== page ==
“A nuclear war cannot be won and must never be fought. And no matter how great the obstacles may seem, we must never stop our efforts to reduce the weapons of war. We must never stop at all until we see the day when nuclear arms have been banished from the face of the Earth.”

— President Ronald Reagan, 1984 State of the Union Address

Seventy years ago, this Aug. 6 and 9, marked the last time nuclear weapons were used in war, resulting in the deaths of hundreds of thousands of men, women and children in Hiroshima and Nagasaki, Japan. Now, more than three decades after President Reagan’s clear statement, what has become of our efforts to reduce the nuclear threat?

Although most of us keep this reality out of our conscious minds, the threat of nuclear war remains very much with us. Today, the United States, Russia and seven other nuclear-armed countries still possess more than 15,000 nuclear weapons, many on hair-trigger alert and capable of launching within minutes.

Tensions with Russia during the past year and recent media coverage of international efforts to prevent Iran from building a nuclear weapon have brought this threat back into focus.

As President Reagan came to realize, we cannot survive even a limited nuclear war. Recent reports by Physicians for Social Responsibility document ever more definitively that use of even a small percentage of nuclear arsenals by adversaries anywhere in the world likely would cause a climate catastrophe and social disruption across the globe, resulting in a famine that could kill 2 billion people.

In spite of this now widely recognized reality, the United States plans to increase spending up to $348 billion during the next 10 years to maintain and modernize a nuclear arsenal that is unusable in any meaningful sense and that does nothing to protect us from current threats of cyberwar, the self-described Islamic State, al-Qaida and homegrown terrorism.

In the next few months, Congress must make crucial decisions that will either increase the likelihood of nuclear weapons being used again or help pull us back from the potential catastrophe such weapons may unleash.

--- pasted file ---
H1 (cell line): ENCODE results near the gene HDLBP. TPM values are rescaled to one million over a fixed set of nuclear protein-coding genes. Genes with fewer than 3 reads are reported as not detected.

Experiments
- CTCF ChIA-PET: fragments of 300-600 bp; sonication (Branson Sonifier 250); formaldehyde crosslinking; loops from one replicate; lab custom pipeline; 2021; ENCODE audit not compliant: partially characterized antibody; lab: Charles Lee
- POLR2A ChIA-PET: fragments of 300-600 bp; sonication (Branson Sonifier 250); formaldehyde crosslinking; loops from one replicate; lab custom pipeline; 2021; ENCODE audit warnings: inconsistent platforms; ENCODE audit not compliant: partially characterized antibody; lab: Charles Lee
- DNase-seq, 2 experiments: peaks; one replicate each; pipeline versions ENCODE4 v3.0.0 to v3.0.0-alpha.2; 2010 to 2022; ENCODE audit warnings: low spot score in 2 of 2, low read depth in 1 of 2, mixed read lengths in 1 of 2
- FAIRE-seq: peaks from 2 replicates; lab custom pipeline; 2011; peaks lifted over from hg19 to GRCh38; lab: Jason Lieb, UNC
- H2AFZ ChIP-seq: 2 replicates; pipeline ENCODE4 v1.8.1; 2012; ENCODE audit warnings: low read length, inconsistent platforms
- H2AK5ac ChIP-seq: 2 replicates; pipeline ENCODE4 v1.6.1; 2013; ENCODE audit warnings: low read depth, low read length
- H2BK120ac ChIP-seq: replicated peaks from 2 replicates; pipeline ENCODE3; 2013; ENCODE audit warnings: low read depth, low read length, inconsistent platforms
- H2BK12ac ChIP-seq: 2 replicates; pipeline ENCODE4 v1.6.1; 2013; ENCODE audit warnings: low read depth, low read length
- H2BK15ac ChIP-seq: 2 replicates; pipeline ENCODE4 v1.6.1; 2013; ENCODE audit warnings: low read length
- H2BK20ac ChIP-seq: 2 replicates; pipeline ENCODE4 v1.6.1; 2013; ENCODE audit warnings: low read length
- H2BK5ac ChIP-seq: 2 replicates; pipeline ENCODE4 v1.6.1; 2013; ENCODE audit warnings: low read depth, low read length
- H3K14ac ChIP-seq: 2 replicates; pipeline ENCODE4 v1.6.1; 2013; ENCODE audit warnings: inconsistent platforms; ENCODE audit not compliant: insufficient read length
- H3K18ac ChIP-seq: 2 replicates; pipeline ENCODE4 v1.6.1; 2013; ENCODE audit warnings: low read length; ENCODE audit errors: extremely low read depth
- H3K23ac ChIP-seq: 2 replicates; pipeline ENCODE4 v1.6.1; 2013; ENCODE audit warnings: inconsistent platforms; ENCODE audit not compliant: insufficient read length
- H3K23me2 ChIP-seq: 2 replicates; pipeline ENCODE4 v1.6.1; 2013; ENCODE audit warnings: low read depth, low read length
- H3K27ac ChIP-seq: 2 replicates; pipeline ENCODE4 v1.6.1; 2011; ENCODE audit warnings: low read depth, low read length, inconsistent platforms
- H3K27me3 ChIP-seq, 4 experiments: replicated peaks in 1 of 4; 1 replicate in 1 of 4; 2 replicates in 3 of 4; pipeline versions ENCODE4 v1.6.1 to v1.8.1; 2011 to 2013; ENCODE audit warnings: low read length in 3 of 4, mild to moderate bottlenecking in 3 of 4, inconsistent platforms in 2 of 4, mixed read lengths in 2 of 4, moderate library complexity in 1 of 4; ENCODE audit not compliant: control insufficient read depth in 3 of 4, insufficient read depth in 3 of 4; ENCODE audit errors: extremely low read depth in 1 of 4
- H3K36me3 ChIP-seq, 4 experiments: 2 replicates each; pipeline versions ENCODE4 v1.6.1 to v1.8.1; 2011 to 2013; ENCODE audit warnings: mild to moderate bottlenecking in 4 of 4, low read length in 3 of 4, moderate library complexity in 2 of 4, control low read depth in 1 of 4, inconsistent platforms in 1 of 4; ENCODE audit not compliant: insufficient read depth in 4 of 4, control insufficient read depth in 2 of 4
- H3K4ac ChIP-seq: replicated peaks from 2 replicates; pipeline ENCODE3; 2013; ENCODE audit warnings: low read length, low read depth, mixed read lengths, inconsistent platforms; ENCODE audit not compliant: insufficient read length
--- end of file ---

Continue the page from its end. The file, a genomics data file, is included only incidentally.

Do we want Congress to commit to spending $83 billion during the next 10 years for a new generation of ballistic missile submarines? To spending $40 billion for a new generation of nuclear-capable bombers? And to spending $26 billion for a new generation of land-based nuclear missiles?

All of that on top of the $200 billion to be spent on stockpile stewardship, command and control, and other support functions.

Fortunately, there is some good news.

The recently negotiated agreement between Iran and the United States, Russia, China, Britain, France and Germany illustrates that diplomacy can be effective in reducing nuclear threats.

This agreement with Iran will limit the spread of nuclear weapons in the Middle East. The Iranians will get rid of 98 percent of their enriched uranium and be blocked from producing any weapons-grade uranium or plutonium for 15 years.

Numerous other provisions limiting their nuclear activities, including the agreement’s verification procedures, will last indefinitely. Significantly, the verification procedures don’t depend on trusting Iran’s government; they depend on inspections by the International Atomic Energy Agency.

Independent Maine U.S. Sen. Angus King has declared his intentions to withhold judgment about a decision whether to approve the new agreement with Iran until he actually has read the agreement and heard testimony at planned Senate hearings.

The record of U.S. Sen. Susan Collins, R-Maine, suggests that she also will give careful consideration to the actual details of the agreement.

King and Collins are getting plenty of advice from those who stand to benefit from building new nuclear weapons delivery systems, as well as from those motivated by outdated Cold War thinking and presidential campaign politics. They need to hear more from thoughtful constituents who recognize that such weapons programs are wasteful, unnecessary and dangerous.

Of equal importance, they need to hear from us that the nuclear agreement with Iran will greatly enhance our national security.

As people around the world recall the atomic bombings of 70 years ago, will Congress choose to head down a path to military confrontation and war, or will it support successful diplomacy and peace?

Dr. Peter D. Wilk of Portland serves on the board of Maine Physicians for Social Responsibility and on the organization’s national board.

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